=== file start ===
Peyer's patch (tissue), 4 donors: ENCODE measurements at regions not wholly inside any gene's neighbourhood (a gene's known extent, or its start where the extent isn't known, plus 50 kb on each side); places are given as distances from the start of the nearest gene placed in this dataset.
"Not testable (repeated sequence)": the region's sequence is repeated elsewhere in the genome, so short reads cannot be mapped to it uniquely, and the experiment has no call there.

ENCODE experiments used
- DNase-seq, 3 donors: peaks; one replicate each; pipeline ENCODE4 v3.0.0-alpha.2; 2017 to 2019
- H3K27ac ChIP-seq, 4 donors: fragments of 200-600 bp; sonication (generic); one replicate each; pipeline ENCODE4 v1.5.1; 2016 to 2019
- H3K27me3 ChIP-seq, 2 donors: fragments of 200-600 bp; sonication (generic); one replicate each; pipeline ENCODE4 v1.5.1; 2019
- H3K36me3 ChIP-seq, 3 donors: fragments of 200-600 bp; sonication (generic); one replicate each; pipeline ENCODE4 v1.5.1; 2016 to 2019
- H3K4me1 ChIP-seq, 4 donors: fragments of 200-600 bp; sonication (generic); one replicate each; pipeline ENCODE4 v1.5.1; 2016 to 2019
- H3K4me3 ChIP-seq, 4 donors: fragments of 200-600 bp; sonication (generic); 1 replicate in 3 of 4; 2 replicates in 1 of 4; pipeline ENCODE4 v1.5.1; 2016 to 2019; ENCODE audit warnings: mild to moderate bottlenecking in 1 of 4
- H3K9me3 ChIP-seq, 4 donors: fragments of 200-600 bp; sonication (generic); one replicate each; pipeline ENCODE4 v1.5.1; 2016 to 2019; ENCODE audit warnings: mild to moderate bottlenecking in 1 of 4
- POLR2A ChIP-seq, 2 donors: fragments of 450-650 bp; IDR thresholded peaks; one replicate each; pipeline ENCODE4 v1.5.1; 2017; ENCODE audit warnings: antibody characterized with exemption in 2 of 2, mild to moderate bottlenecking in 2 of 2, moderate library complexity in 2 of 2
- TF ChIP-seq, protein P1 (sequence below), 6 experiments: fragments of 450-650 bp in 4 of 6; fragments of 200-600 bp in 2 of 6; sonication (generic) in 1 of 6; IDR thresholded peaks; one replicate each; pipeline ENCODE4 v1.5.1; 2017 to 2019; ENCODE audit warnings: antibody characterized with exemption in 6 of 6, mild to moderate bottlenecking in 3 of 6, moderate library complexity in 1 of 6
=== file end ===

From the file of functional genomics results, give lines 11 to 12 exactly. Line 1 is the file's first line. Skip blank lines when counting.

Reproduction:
- POLR2A ChIP-seq, 2 donors: fragments of 450-650 bp; IDR thresholded peaks; one replicate each; pipeline ENCODE4 v1.5.1; 2017; ENCODE audit warnings: antibody characterized with exemption in 2 of 2, mild to moderate bottlenecking in 2 of 2, moderate library complexity in 2 of 2
- TF ChIP-seq, protein P1 (sequence below), 6 experiments: fragments of 450-650 bp in 4 of 6; fragments of 200-600 bp in 2 of 6; sonication (generic) in 1 of 6; IDR thresholded peaks; one replicate each; pipeline ENCODE4 v1.5.1; 2017 to 2019; ENCODE audit warnings: antibody characterized with exemption in 6 of 6, mild to moderate bottlenecking in 3 of 6, moderate library complexity in 1 of 6